PM vows ‘no climbing down’ over pensions clash

By staff

The government will remain "very firm" in the face of union strikes over public sector pensions, David Cameron has said.

The prime minister told BBC Radio 2 that he did not want to see industrial action, which is likely to result in a walkout by up to 750,000 staff on June 30th.

But he made clear he was committed to John Hutton's independent review of public sector pensions. His report recommended increasing contributions, ending final salary pensions and switching to the slower consumer price index of inflation.

"There's no question of climbing down," Mr Cameron said.

"We've got to have a system that is long-term affordable for the taxpayer, but I also want a system where people in the public sector feel they're getting a good pension.

"No one wants to have a confrontation, to see strikes. But the unions and the taxpayers need to know we will be very firm and very resolute in our approach because we absolutely need to have a long-term resolution that is affordable."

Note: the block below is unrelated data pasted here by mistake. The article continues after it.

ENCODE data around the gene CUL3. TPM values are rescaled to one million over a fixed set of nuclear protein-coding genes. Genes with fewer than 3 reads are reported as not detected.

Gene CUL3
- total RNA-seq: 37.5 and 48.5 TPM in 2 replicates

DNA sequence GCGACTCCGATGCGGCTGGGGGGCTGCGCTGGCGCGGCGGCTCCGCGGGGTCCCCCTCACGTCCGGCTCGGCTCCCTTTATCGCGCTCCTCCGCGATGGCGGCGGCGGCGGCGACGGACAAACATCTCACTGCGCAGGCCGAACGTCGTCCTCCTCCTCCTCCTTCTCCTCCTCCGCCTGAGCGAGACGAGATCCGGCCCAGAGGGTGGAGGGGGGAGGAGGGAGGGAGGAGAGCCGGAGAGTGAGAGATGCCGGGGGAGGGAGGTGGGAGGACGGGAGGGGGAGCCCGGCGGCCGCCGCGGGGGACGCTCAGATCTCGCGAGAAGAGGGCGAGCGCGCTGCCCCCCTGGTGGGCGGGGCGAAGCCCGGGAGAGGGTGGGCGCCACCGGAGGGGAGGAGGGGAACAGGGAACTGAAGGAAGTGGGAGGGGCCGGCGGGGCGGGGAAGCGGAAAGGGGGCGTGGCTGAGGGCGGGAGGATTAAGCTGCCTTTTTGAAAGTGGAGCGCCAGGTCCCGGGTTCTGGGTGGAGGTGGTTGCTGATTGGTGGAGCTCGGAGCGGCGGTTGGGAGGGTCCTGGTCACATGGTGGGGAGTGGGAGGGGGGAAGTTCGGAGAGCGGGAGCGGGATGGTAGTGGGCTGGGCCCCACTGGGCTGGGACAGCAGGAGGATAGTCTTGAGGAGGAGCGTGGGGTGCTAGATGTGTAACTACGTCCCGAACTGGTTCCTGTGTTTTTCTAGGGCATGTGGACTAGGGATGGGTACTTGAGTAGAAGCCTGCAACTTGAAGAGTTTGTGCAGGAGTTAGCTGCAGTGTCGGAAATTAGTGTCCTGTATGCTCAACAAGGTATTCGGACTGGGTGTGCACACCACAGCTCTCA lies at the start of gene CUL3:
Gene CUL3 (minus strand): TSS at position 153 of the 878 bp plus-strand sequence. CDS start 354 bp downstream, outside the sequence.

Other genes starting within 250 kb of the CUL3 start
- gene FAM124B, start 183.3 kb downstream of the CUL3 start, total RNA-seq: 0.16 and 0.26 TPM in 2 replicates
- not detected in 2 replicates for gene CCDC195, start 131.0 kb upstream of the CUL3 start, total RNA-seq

Last week the Public and Commercial Services (PCS) union joined teachers' unions in a strike over their pensions.

Talks are ongoing but the PCS' general secretary Mark Serwotka has dismissed them as a "farce".

Any chances of a deal appeared to have disappeared after chief secretary to the Treasury Danny Alexander confirmed public sector staff would have to work until they are 66 before becoming eligible for the pension.

"Not only are these cuts unnecessary, we believe they are deliberately provocative, calculated to stoke a confrontation with public servants," Mr Serwotka said.

"This is a deeply irresponsible way for a government to act."

The looming strikes have put Labour in an awkward position as leader Ed Miliband was only elected thanks to union support.

Yesterday saw shadow chancellor Ed Balls break the party's silence – although he stopped short of condemning potential strike action outright.

"The trade unions must not walk into the trap of giving George Osborne the confrontation he wants to divert attention from a failing economy," he told BBC1's The Andrew Marr Show.

"We should make sure we make this about fairness and negotiate. That's the best way forward.

"The British public does not want to go back to a decade where we had massive strikes and confrontation."